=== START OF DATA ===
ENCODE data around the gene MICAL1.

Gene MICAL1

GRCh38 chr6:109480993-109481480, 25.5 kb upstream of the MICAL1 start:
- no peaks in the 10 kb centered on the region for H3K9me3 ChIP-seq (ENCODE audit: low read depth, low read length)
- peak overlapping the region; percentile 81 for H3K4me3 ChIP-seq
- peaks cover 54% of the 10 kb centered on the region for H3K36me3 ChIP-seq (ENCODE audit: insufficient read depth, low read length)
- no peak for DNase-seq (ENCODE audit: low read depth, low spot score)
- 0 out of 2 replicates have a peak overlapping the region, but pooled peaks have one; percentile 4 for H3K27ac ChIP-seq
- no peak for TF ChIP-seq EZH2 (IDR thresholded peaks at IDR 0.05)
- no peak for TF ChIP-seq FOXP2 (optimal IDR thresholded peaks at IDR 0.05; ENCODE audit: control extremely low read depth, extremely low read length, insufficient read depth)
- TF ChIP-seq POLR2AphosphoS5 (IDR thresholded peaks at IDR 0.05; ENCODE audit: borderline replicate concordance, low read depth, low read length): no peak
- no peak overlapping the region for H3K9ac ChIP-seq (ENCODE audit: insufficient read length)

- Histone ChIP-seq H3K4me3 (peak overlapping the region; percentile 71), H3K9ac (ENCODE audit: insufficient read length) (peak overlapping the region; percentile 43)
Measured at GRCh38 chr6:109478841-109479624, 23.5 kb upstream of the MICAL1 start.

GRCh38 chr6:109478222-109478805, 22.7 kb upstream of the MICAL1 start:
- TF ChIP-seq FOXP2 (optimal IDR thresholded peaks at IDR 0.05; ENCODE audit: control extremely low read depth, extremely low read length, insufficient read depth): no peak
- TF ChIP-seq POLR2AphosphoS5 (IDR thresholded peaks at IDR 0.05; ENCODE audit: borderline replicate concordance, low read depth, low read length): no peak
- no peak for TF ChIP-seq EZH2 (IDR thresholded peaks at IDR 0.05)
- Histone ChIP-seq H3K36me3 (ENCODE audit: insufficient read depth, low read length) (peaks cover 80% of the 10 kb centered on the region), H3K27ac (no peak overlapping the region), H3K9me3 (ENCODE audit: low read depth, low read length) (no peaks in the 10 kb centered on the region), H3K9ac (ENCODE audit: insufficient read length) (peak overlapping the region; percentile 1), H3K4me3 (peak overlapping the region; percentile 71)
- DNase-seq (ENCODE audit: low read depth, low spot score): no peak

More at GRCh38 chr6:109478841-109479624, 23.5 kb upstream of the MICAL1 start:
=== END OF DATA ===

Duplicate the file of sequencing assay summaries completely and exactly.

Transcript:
ENCODE data around the gene MICAL1.

Gene MICAL1

GRCh38 chr6:109480993-109481480, 25.5 kb upstream of the MICAL1 start:
- no peaks in the 10 kb centered on the region for H3K9me3 ChIP-seq (ENCODE audit: low read depth, low read length)
- peak overlapping the region; percentile 81 for H3K4me3 ChIP-seq
- peaks cover 54% of the 10 kb centered on the region for H3K36me3 ChIP-seq (ENCODE audit: insufficient read depth, low read length)
- no peak for DNase-seq (ENCODE audit: low read depth, low spot score)
- 0 out of 2 replicates have a peak overlapping the region, but pooled peaks have one; percentile 4 for H3K27ac ChIP-seq
- no peak for TF ChIP-seq EZH2 (IDR thresholded peaks at IDR 0.05)
- no peak for TF ChIP-seq FOXP2 (optimal IDR thresholded peaks at IDR 0.05; ENCODE audit: control extremely low read depth, extremely low read length, insufficient read depth)
- TF ChIP-seq POLR2AphosphoS5 (IDR thresholded peaks at IDR 0.05; ENCODE audit: borderline replicate concordance, low read depth, low read length): no peak
- no peak overlapping the region for H3K9ac ChIP-seq (ENCODE audit: insufficient read length)

- Histone ChIP-seq H3K4me3 (peak overlapping the region; percentile 71), H3K9ac (ENCODE audit: insufficient read length) (peak overlapping the region; percentile 43)
Measured at GRCh38 chr6:109478841-109479624, 23.5 kb upstream of the MICAL1 start.

GRCh38 chr6:109478222-109478805, 22.7 kb upstream of the MICAL1 start:
- TF ChIP-seq FOXP2 (optimal IDR thresholded peaks at IDR 0.05; ENCODE audit: control extremely low read depth, extremely low read length, insufficient read depth): no peak
- TF ChIP-seq POLR2AphosphoS5 (IDR thresholded peaks at IDR 0.05; ENCODE audit: borderline replicate concordance, low read depth, low read length): no peak
- no peak for TF ChIP-seq EZH2 (IDR thresholded peaks at IDR 0.05)
- Histone ChIP-seq H3K36me3 (ENCODE audit: insufficient read depth, low read length) (peaks cover 80% of the 10 kb centered on the region), H3K27ac (no peak overlapping the region), H3K9me3 (ENCODE audit: low read depth, low read length) (no peaks in the 10 kb centered on the region), H3K9ac (ENCODE audit: insufficient read length) (peak overlapping the region; percentile 1), H3K4me3 (peak overlapping the region; percentile 71)
- DNase-seq (ENCODE audit: low read depth, low spot score): no peak

More at GRCh38 chr6:109478841-109479624, 23.5 kb upstream of the MICAL1 start: